Lovebirds can be affectionate pets, but it takes some work for them to bond with you. By building trust and creating an optimal environment, you and your lovebird can cultivate a strong bond and friendship. Lovebirds are usually affectionate pets, but it can take a little time for them to bond with you.

A common complaint from owners of pet birds is that their birds are simply not friendly enough for their liking. When this is the case, it is most often a problem on the owner's part rather than the bird's. Luckily, there is plenty that can be done to help you and your bird see eye to eye. Use these tips to find some easy ways that you can convince your bird to be a little more sociable toward you and the rest of your family. With patience and practice, you'll likely begin to see a real change in the way that your feathered friend chooses to interact with you.

Easy Ways to Bond With Your Bird

With a name like "lovebird," it seems that these lovely little parrots should be kept in pairs, right? There is a longstanding belief that a solitary lovebird left to its own devices in a cage will become depressed and wither away. However, like much of the information commonly believed about lovebirds, this sad singleton story is a myth, and most lovebirds survive very well on their own, thank you very much. What are some other key facts about lovebirds? We've tracked down an expert and lovebird owner to discover why lovebirds make such great pets for owners who are willing to shower them with love. Although budgies parakeets usually get top billing as popular winged pets , lovebirds are a good candidate for the dedicated beginning or intermediate birdkeeper willing to offer significant time and attention. Lovebirds are affectionate, sociable and intelligent, three characteristics that make them ideal for people seeking a pet bird, says Julia Scavicchio, a longtime bird hobbyist who has a 4-year-old lovebird, as well as experience caring for cockatiels and parakeets, in an email. The key to building a solid relationship with a lovebird is to shower your feathered friend with affection from an early age.

Cockatiels and Lovebirds

Lovebirds are little parrots with colorful plumes and fun personalities. As pets, these little birds are devoted and playful with their owners. With the appropriate care and attention, a lovebird can live for 8 to 12 years, or longer. One common myth surrounding keeping lovebirds as pets is that they need to be kept in pairs for their own wellbeing, otherwise they will suffer or die. Not quite!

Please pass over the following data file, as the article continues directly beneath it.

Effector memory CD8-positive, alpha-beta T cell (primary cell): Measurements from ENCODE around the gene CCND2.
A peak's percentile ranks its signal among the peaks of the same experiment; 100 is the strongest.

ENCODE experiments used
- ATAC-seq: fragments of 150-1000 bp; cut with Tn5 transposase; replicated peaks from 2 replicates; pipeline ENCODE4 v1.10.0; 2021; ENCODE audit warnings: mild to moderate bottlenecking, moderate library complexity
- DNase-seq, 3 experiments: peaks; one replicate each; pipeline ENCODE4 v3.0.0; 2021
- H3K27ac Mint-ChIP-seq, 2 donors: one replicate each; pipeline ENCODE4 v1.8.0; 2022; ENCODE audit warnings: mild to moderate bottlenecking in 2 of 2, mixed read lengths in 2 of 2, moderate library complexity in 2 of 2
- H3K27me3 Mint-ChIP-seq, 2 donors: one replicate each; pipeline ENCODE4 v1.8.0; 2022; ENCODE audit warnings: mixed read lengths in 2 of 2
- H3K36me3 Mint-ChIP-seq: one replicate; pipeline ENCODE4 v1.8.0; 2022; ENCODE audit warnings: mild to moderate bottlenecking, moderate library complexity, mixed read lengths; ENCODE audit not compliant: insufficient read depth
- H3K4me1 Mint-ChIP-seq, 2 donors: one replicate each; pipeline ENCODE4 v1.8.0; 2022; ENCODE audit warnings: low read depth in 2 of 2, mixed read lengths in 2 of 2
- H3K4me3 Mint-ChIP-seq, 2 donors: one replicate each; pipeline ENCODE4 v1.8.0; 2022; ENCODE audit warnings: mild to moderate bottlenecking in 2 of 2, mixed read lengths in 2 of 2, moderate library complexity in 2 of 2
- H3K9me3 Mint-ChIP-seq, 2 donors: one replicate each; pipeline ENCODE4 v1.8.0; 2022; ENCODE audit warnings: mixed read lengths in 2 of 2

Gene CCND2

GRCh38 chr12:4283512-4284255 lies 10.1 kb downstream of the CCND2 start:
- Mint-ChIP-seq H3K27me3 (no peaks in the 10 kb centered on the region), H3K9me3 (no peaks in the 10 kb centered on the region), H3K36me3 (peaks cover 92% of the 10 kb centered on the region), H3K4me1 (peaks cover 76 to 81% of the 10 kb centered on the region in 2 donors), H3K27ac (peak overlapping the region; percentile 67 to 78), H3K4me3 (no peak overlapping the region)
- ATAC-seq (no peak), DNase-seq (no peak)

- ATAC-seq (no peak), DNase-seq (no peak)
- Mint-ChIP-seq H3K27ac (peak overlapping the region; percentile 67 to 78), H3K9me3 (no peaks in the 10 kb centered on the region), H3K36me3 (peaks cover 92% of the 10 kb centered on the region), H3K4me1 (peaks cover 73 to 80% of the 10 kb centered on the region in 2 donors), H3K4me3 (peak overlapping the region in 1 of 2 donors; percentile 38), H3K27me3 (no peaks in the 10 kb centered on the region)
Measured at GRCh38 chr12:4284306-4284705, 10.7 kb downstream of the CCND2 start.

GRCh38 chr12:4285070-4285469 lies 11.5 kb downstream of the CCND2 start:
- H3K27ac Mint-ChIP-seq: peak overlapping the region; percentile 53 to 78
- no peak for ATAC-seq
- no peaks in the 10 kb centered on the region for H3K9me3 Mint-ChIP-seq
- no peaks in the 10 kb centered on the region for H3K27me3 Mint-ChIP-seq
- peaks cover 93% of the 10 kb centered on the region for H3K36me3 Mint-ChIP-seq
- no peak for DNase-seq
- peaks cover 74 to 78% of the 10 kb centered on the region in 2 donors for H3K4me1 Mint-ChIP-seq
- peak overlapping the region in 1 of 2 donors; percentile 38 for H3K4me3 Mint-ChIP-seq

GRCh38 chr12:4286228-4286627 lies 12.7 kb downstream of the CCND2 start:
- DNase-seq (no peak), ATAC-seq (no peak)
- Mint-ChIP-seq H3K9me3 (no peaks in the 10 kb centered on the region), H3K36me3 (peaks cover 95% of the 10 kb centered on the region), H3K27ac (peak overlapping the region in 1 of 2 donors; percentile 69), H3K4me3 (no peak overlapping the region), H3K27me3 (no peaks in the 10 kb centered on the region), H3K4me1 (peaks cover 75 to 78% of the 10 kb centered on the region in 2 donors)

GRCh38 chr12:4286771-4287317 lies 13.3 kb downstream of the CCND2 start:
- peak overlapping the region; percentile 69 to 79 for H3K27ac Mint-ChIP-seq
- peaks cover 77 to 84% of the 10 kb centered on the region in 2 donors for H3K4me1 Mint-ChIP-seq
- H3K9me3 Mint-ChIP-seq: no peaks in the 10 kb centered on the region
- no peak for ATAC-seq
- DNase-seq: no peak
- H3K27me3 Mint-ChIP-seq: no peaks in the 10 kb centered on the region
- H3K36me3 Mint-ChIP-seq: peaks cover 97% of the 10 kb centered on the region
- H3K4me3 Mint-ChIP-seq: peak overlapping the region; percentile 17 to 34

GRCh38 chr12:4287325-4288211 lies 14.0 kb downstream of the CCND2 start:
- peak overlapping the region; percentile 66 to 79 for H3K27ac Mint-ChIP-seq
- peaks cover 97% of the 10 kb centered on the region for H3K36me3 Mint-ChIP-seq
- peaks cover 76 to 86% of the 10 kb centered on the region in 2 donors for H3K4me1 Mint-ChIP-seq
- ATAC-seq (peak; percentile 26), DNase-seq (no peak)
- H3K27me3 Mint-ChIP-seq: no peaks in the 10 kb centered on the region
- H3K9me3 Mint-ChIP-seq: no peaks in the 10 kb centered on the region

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I recently lost my beautiful white budgie, Kiki. She and her partner, Tiki, were together for almost six years. Prior to Kiki falling ill, I fell in love with a couple of lovebirds and was going to get them because they were very friendly. Can I put the lovebirds in the same cage as Tiki?

How to Train Your Bird to Be More Friendly

If you love the bold personality of an Amazon parrot , but you're not sure you can deal with a bigger bird , consider a pet lovebird. If you're willing to learn how to care for them and don't mind an occasional nip to remind you who's really in charge, lovebirds make intriguing, albeit challenging, pets. Lovebirds are a little different from most pet birds , so it's important to understand their typical personality before you decide if they're the right species for you.

The lovebird is a playful and energetic small parrot — with great big opinions about life. They are feisty and spicy and full of themselves. Their inquisitive nature will have them exploring every corner of its world — and yours. Contrary to their names, they are not cuddly birds. They are independent and can rarely hold still long enough to enjoy being loved on by their owners. Things to do…places to go.

Lovebirds as Pets

I never would have considered getting a bird as a pet, but our lovebird, Gregory, has been a wonderful addition to our family. Exhausted, I made my way in the front door where my youngest daughter made me close my eyes. There he was, all regal and colorful. Gregory is a peach-faced lovebird Agapornis Roseicollis. Gregory will always be small with a life expectancy of 20 years.

Love Birds budgies birds small parrots gaining a birds trust. Thank you for watching this video!!!! click one or Apr 20, - Uploaded by Tristan The parrot Tamer Sweet.

Birds are very clever animals and make great pets. To tame a bird, wait until it's had 2 weeks to acclimate to its new environment before you get started. After a couple weeks, start talking to your bird in a soothing voice throughout the day so it gets more comfortable around you. You should also start holding your hand up to its cage for minutes several times a day.

Raising a Tame Lovebird: Socialization

Bookmarks on this page:. Living with a Lovebird Talking Ability Potential Problems.

Lovebirds are fearless creatures that can quickly become nippy if proper socialization guidelines are not practiced from day one. Proper socialization is teaching and showing your lovebird how to deal with new events, new people, and new surroundings. Setting guidelines are crucial if you expect to have a friendly companion that everyone can benefit from.

Lovebirds Agapornis are very popular pets that are native of Africa.




Comments: 2
  1. Shajinn

    I do not understand

  2. Taurr

    Also that we would do without your brilliant phrase